6

I am playing with Java's reflection API, and I'm writing methods that inspect a given object and describes its fields, methods, and so on.

I am using the getFields() method to iterate on the different attributes and display the object contents:

public static void display(Integer i)
{
    System.out.println("An integer: " + i);
}

// Basically a method for each primitive type wrapper

public static void display(Object o)
{
    for (Field f : c.getFields())
    {
        System.out.println("A " + o.getClass() + " which is composed of:");
        display(f.get(o));
    }
}

(Other primitive types and arrays omitted for simplicity's sake.)

Eventhough Field's get method returns an Object, I thought the right methods would be called for the primitive type wrappers (Integers, Strings, etc.), but actually, only display(Object o) is called (no implicit downcasting is performed).

For now, the only solution I have found is to brutally downcast the objects if possible like this:

public static void display(Object o)
{
    if (o instanceof Integer)
    {
        display((Integer) o);
        return;
    }
    else if (o instanceof String 
    {
        ... 
    } // And so on

    for (Field f : c.getFields())
    {
        System.out.println("A " + o.getClass() + " which is composed of:");
        display(f.get(o));
    }
}

This does however seem ugly, and I was wondering if there was a more elegant way to make sure the right method is called. Any ideas?

Thanks in advance, good people from StackOverflow!

3
  • This looks like a typical solution where inheritence and polymorphism would solve your problem. But I'm not sure how to do that without extending subclasses for all displayable types.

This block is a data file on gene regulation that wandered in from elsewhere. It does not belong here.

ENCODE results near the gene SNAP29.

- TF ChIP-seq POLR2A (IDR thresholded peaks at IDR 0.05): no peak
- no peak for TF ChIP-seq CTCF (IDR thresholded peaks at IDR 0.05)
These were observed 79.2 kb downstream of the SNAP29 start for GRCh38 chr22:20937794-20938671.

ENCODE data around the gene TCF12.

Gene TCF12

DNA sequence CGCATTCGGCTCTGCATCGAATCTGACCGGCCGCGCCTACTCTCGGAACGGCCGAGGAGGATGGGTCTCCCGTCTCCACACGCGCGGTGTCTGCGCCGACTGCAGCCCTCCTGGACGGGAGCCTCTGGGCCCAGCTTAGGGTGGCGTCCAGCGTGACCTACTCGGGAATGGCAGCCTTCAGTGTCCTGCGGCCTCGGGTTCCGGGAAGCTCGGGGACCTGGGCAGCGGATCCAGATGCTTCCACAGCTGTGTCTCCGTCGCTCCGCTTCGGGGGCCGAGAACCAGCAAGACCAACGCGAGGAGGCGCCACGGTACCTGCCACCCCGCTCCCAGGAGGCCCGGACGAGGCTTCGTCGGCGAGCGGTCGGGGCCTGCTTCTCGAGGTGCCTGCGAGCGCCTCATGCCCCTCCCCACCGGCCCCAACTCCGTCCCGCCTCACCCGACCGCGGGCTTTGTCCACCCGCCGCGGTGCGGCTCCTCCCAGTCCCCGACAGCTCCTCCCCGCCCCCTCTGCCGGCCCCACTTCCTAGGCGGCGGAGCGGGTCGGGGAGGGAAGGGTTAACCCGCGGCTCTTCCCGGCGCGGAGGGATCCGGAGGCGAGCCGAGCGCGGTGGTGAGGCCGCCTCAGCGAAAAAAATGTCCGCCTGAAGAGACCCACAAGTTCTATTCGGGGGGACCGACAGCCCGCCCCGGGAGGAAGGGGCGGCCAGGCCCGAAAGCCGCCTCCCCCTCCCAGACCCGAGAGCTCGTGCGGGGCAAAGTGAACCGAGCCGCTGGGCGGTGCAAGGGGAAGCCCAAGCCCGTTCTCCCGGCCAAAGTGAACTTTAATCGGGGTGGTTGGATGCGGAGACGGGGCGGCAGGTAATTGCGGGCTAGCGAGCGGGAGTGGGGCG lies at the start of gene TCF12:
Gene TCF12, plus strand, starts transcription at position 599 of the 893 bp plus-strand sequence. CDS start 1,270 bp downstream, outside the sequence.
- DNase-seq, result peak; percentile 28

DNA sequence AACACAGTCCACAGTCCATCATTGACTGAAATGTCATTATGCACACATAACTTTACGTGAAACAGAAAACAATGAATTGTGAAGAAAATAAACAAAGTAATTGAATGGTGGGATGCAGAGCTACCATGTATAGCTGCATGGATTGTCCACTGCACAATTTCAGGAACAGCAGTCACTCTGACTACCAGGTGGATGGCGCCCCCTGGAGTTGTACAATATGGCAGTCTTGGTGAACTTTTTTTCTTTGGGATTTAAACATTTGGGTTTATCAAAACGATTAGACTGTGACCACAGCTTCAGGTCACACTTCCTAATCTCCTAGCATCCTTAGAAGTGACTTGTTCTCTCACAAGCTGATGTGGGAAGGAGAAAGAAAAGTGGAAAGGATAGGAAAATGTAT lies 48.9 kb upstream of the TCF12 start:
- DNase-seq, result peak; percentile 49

– ashes999
    Jun 13, 2011 at 17:48
  • 1
    @Steven: (Integer)o is downcasting. Jun 13, 2011 at 17:52
  • @Oli: Wow, can't believe I've been naming them the other way around all this time. :O Thanks. Jun 13, 2011 at 17:56

3 Answers 3

3

Good question. I was wondering yesterday night too ;)

So the answer is that there are 2 different types of polymorphism : compile-time and run-time polymorphism.

When you use a method of a supertype and the overriden methods of sybtypes, this is run-time polymorphism.

When you use a super types and sub types as parameters for different overloaded methods, this is compile-time polymorphism.

So the compiler, in your case, has to know at compile-time which method(/overload) to execute, it won't take this decision at run-time.

If you would have Control over the field class, then a solution would be to use generics so that you define a

class Field<T> 

with a method

T get( Object o )

Then the compiler would be able to know, at compile time, which method to use for display as it would know, at compile-time, what type is returned by field.get.

But, according to your comments, you use the JDK's class java.lang.reflect.Field and thus, you have no control over it to make it generic. In this case, yes, the only solution is to have a display method that handles all the different possible types for field.get. But indeed, the String.valueOf method could greatly help here as it provides a string representation of any type in java, already does the overload job you are looking for.

Source here.

Regards, Stéphane

2
  • +1 for everything apart from the stuff about generics. But -1 for the stuff about generics (at least until you clarify what you mean! I'm not sure how you're suggesting generics should be used here...) Jun 13, 2011 at 17:54
  • Unless I didn't understand properly what you were saying, I have no control over the get method, which is provided by the reflection API. Therefore, I cannot make it a generic method.
    – executifs
    Jun 13, 2011 at 17:55
1

What you want is so called "double dispatch" which Java doesn't support.

You can simulate it through reflection: check all your display methods and their argument types, and dynamically invoke one of them based on the runtime type of an object.

That is unnecessarily clever for this problem. Your if-else chain is just fine.

0

Java does not support "multiple polymorphism". You may want to have a look at the Visitor pattern. This is almost a textbook example of Visitor.

0

Your Answer

By clicking “Post Your Answer”, you agree to our terms of service and acknowledge you have read our privacy policy.

Not the answer you're looking for? Browse other questions tagged or ask your own question.